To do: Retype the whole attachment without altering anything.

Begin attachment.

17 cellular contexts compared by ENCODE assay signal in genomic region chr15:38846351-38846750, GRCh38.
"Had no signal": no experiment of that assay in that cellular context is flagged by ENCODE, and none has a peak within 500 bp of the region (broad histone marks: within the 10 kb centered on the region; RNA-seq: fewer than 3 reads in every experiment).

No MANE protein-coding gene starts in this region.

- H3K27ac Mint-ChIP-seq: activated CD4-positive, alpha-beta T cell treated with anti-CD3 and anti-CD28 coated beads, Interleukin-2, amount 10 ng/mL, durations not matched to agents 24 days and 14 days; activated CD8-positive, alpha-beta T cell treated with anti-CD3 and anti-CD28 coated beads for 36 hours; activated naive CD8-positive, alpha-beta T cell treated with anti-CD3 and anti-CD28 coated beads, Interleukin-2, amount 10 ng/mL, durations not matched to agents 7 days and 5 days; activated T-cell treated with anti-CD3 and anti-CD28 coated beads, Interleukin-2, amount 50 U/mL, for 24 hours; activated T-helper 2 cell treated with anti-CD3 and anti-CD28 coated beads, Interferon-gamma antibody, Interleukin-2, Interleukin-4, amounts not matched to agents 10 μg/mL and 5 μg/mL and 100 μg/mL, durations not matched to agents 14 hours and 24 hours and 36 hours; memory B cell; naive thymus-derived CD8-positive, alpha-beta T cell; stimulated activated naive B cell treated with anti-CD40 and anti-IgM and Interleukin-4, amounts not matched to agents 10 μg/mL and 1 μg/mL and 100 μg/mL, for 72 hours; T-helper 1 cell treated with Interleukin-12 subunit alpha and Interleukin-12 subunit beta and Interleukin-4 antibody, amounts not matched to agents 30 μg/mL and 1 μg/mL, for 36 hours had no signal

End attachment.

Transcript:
17 cellular contexts compared by ENCODE assay signal in genomic region chr15:38846351-38846750, GRCh38.
"Had no signal": no experiment of that assay in that cellular context is flagged by ENCODE, and none has a peak within 500 bp of the region (broad histone marks: within the 10 kb centered on the region; RNA-seq: fewer than 3 reads in every experiment).

No MANE protein-coding gene starts in this region.

- H3K27ac Mint-ChIP-seq: activated CD4-positive, alpha-beta T cell treated with anti-CD3 and anti-CD28 coated beads, Interleukin-2, amount 10 ng/mL, durations not matched to agents 24 days and 14 days; activated CD8-positive, alpha-beta T cell treated with anti-CD3 and anti-CD28 coated beads for 36 hours; activated naive CD8-positive, alpha-beta T cell treated with anti-CD3 and anti-CD28 coated beads, Interleukin-2, amount 10 ng/mL, durations not matched to agents 7 days and 5 days; activated T-cell treated with anti-CD3 and anti-CD28 coated beads, Interleukin-2, amount 50 U/mL, for 24 hours; activated T-helper 2 cell treated with anti-CD3 and anti-CD28 coated beads, Interferon-gamma antibody, Interleukin-2, Interleukin-4, amounts not matched to agents 10 μg/mL and 5 μg/mL and 100 μg/mL, durations not matched to agents 14 hours and 24 hours and 36 hours; memory B cell; naive thymus-derived CD8-positive, alpha-beta T cell; stimulated activated naive B cell treated with anti-CD40 and anti-IgM and Interleukin-4, amounts not matched to agents 10 μg/mL and 1 μg/mL and 100 μg/mL, for 72 hours; T-helper 1 cell treated with Interleukin-12 subunit alpha and Interleukin-12 subunit beta and Interleukin-4 antibody, amounts not matched to agents 30 μg/mL and 1 μg/mL, for 36 hours had no signal